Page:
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Georgia Department of Education Division for Special Education Services Deborah Gay, Director.

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Presentation on theme: "Georgia Department of Education Division for Special Education Services Deborah Gay, Director."— Presentation transcript:

1 Georgia Department of Education Division for Special Education Services Deborah Gay, Director

2 State Performance Plan/Annual Performance Report Indicator B-17 INDICATOR: The State’s SPP/APR includes a State Systemic Improvement Plan that meets the requirements set forth for this indicator. Basis for this plan is a detailed data and infrastructure analysis that will guide the development of the strategies to increase the State’s capacity to structure and lead meaningful change in LEAs.

3 State Identified Measurable Result(s) Coherent Improvement Strategies Theory of Action In-depth Data Analysis In-depth Infrastructure Analysis Phase I Components What is the problem? Broad Data Analysis Broad Infrastructure Analysis Why is it happening? What will we do about it?

4 SWD Enrollment Data Total SWD Enrollment Disability Categories Racial/Ethnic Groups Gender Performance Data Reading Performance and Gap Data Math Performance and Gap Data Performance by Disability Categories Least Restrictive Environment Graduation and Dropout Georgia ‘SIMRering’ SWD Discipline Data Racial/Ethnic Groups Gender Broad Data Analysis

5 Broad Infrastructure Analysis Numerous activities and initiatives that support college and career readiness. Not all activities and initiatives are aligned. ‘Opportunity gaps’ may be negatively impacting graduation rates. Rigorous standards are in place for all students. Georgia ‘SIMRering’

6 To address success gaps… … look closely at equity, inclusion, and opportunity for children in the affected groups Equity, Inclusion and Opportunity: Addressing Success Gaps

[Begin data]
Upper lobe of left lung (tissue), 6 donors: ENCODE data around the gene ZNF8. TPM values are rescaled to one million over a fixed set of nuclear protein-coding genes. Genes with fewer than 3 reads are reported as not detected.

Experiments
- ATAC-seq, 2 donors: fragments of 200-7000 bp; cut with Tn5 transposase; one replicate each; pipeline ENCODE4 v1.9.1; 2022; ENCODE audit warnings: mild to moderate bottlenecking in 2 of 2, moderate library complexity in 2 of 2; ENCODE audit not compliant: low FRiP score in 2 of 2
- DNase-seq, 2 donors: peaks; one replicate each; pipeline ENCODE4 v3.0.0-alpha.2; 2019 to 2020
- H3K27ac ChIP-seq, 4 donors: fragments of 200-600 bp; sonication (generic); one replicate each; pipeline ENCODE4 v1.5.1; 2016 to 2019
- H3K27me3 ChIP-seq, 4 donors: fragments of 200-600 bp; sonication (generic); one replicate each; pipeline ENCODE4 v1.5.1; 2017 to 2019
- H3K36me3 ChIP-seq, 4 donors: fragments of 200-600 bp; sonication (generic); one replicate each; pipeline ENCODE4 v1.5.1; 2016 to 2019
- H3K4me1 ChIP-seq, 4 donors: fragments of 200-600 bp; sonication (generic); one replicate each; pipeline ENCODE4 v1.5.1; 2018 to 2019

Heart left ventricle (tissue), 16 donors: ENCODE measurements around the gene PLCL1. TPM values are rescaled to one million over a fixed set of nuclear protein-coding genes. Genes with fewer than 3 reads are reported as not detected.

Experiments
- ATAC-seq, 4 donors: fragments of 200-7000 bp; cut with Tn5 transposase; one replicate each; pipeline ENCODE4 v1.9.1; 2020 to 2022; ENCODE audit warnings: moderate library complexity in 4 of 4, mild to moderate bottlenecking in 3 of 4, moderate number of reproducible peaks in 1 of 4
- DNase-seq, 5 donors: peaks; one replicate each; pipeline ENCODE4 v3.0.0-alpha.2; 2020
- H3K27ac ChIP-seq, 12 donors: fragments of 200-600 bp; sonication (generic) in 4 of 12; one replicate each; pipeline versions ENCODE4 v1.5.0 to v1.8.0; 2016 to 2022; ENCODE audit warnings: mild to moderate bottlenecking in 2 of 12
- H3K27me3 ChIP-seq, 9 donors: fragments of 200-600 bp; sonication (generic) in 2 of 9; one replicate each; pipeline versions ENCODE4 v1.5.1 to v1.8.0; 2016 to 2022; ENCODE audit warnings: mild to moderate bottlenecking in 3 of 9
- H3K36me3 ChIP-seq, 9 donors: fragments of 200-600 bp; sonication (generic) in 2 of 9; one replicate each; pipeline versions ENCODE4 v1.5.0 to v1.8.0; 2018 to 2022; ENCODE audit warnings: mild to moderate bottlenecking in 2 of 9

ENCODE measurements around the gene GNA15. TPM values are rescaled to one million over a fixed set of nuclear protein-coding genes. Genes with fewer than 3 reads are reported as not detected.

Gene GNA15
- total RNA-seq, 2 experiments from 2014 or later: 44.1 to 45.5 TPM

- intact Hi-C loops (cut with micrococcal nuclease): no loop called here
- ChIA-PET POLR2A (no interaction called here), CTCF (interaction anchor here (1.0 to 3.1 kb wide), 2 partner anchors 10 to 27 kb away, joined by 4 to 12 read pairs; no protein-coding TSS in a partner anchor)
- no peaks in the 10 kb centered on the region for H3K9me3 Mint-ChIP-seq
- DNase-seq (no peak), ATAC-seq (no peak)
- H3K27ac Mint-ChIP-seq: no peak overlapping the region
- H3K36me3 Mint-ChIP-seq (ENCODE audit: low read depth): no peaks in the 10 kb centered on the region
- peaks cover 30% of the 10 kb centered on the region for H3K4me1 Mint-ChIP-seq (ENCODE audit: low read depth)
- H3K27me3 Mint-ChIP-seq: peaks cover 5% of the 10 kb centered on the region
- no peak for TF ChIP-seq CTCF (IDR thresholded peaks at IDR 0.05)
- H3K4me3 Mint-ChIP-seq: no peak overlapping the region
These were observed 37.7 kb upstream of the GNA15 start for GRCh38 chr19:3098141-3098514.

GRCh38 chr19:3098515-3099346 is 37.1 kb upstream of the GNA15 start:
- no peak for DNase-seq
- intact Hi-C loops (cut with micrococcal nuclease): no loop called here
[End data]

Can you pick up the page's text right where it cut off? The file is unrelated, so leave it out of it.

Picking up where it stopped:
7 2014 Total Student Enrollment and Special Education Enrollment

8

9 * Inclusion Rate is for all students in disability category not specific to Meets/Exceeds Rate

10 Four Year Cohort Graduation Gap Four Year Cohort Graduation Rate School Year School Year School Year All Students71.50%69.73%67.50% Students with Disabilities35.00%35.18%29.80% Gap36.50%34.55%37.70%

11 To address success gaps… Step One - Recognize the need for change in your school or district’s current practices and policies because you have identified a group of students who are experiencing success gaps. Step Two -Identify the root causes of the problem. Step Three - Make the changes that address those root causes. Equity, Inclusion and Opportunity: Addressing Success Gaps

12 Cause Root Causes (EIO) Root Causes (EIO) Georgia’s Success Gaps 36.50% Graduation Gap MID Identification Rate for Black Students is Twice the Rate for White Students 8% to 14% Gap on CRCT Reading Identification Rate for Male Students is Twice the Rate for Female Students OSS >10 Days Exclusion Rate Is 4 Times Greater for Black SWD than White SWD 4.3% Gap More than 15 days absent 16% to 28% Gap on CRCT Math Data-based decision making Cultural responsiveness High-quality Core instructional program Universal screening and progress monitoring Evidence-based Interventions and supports

13 How to address Success Gaps 1.Form a team- SEA, LEA and School (General Education and Special Education) 2.Study the data 3.Conduct a self-assessment 4.Provide evidence 5.Consider the students first 6.Ensure equitable participation 7.Develop a plan of action Equity, Inclusion and Opportunity: Addressing Success Gaps

14 Georgia's Collaborative Communities Collaborative Communities for Focus: Results Driven Accountability Statement of Purpose: To explore the relationships between existing and available District and school level data and the student outcomes for those Districts and schools: using data to inform and improve practice.